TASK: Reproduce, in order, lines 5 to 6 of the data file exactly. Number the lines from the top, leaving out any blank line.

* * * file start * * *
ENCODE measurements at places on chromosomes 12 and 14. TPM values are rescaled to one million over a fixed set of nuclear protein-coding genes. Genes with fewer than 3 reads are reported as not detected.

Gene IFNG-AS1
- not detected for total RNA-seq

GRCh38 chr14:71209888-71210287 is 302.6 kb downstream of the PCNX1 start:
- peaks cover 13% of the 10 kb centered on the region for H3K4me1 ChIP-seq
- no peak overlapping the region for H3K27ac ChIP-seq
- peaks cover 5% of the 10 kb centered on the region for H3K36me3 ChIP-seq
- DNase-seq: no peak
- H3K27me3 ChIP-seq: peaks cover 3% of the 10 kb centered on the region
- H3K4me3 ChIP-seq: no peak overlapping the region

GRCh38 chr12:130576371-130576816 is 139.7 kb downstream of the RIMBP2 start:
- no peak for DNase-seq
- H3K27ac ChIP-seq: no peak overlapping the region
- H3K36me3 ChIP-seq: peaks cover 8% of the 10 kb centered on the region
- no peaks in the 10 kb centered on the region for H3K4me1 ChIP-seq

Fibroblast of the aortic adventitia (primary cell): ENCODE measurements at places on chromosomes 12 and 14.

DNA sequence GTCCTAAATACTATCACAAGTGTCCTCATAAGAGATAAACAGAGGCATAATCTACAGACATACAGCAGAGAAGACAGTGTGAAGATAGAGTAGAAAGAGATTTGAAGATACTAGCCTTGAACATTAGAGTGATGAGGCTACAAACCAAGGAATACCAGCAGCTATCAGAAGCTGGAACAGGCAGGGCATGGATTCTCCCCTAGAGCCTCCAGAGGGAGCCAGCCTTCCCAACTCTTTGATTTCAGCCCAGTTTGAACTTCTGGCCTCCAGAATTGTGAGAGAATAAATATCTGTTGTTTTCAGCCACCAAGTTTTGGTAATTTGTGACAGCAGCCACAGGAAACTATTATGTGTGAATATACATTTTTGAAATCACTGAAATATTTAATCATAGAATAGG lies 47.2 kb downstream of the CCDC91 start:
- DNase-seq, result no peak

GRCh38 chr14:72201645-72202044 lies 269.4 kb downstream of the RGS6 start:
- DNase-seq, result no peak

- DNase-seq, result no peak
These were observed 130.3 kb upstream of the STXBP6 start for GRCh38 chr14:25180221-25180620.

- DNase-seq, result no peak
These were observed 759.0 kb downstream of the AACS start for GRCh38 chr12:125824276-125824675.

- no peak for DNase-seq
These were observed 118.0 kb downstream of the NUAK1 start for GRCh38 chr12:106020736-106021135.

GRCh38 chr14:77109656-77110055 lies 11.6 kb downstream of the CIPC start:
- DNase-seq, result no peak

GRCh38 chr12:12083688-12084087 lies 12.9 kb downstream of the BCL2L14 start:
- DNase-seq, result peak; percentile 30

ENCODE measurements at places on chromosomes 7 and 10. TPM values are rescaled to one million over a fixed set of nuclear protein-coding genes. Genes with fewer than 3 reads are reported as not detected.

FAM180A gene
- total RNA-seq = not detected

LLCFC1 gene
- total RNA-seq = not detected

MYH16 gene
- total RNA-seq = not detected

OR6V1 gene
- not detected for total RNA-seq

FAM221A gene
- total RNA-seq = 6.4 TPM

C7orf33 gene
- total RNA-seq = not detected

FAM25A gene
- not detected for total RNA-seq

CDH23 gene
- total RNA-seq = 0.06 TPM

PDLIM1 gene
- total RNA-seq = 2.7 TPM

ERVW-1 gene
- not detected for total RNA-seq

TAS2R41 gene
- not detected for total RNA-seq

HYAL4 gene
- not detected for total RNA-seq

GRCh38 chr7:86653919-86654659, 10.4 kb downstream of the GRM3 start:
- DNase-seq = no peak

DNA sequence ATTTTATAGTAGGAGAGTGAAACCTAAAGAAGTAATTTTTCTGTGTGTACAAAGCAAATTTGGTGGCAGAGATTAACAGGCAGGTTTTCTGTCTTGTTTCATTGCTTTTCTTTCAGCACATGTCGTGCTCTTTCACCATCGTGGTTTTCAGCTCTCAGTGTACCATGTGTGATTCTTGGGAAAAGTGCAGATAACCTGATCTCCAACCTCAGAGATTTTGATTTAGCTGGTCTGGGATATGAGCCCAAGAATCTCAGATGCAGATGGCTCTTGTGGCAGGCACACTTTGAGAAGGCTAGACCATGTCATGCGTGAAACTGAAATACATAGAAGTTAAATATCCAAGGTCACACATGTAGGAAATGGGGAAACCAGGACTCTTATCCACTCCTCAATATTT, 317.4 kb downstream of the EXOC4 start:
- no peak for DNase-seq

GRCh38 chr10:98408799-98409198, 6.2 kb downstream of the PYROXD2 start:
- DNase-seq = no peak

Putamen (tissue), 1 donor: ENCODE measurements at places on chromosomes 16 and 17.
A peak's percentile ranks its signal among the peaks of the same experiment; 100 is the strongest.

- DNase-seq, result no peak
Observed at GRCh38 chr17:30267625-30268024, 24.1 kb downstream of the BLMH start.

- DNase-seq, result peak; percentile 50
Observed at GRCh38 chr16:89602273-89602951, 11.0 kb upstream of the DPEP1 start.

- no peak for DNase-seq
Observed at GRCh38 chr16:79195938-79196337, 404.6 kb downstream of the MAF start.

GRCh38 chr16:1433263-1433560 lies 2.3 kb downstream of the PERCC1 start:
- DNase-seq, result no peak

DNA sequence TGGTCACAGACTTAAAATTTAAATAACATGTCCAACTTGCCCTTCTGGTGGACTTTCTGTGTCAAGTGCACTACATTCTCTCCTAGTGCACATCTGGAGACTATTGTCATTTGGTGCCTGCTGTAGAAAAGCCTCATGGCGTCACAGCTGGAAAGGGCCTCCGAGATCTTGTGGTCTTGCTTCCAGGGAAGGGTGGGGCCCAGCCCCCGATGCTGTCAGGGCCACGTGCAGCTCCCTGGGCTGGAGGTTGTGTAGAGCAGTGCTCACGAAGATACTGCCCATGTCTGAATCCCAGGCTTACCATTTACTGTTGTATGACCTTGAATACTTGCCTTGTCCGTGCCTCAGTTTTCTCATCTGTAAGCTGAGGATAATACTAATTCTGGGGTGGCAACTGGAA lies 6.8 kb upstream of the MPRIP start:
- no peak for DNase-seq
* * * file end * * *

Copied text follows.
- peaks cover 13% of the 10 kb centered on the region for H3K4me1 ChIP-seq
- no peak overlapping the region for H3K27ac ChIP-seq